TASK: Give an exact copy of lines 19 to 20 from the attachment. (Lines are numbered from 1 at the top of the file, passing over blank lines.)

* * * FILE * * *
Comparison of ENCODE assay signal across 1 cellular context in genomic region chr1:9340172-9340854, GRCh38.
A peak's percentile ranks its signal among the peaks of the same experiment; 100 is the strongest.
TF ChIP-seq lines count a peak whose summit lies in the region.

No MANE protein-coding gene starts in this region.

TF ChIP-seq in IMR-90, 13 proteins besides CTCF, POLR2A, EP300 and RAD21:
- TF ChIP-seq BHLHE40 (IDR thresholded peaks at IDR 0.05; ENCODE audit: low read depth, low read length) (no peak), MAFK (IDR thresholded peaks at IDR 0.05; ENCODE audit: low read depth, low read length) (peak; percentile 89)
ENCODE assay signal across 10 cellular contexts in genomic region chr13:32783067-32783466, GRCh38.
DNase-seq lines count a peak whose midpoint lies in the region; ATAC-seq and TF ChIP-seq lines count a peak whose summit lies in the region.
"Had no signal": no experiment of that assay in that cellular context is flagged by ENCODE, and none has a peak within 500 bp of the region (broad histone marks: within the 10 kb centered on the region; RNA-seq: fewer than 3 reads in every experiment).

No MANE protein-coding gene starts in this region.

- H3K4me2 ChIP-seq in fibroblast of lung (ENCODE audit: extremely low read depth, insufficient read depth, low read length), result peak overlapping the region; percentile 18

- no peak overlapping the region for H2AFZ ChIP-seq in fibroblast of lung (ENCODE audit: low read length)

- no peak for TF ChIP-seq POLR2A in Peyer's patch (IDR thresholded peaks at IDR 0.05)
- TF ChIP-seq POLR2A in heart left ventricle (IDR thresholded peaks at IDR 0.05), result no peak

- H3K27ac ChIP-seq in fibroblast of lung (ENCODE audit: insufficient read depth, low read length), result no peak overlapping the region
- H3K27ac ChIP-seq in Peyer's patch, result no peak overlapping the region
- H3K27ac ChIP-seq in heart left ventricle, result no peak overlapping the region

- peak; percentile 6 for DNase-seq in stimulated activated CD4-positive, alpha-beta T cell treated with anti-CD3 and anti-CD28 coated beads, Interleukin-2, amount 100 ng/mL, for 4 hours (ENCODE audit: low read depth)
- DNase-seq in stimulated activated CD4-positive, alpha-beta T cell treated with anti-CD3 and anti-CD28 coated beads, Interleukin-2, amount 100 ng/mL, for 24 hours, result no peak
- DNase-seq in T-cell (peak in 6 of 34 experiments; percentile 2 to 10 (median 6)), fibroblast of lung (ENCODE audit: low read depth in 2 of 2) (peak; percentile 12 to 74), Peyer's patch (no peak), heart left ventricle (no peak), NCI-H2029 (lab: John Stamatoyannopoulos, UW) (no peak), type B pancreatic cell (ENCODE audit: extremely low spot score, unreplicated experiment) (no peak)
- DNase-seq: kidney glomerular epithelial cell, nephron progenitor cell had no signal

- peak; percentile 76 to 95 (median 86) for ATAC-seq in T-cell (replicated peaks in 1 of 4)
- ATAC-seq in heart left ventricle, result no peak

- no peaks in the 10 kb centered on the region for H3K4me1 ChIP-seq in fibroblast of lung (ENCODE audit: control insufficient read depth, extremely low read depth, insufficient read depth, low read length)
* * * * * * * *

- DNase-seq in stimulated activated CD4-positive, alpha-beta T cell treated with anti-CD3 and anti-CD28 coated beads, Interleukin-2, amount 100 ng/mL, for 24 hours, result no peak
- DNase-seq in T-cell (peak in 6 of 34 experiments; percentile 2 to 10 (median 6)), fibroblast of lung (ENCODE audit: low read depth in 2 of 2) (peak; percentile 12 to 74), Peyer's patch (no peak), heart left ventricle (no peak), NCI-H2029 (lab: John Stamatoyannopoulos, UW) (no peak), type B pancreatic cell (ENCODE audit: extremely low spot score, unreplicated experiment) (no peak)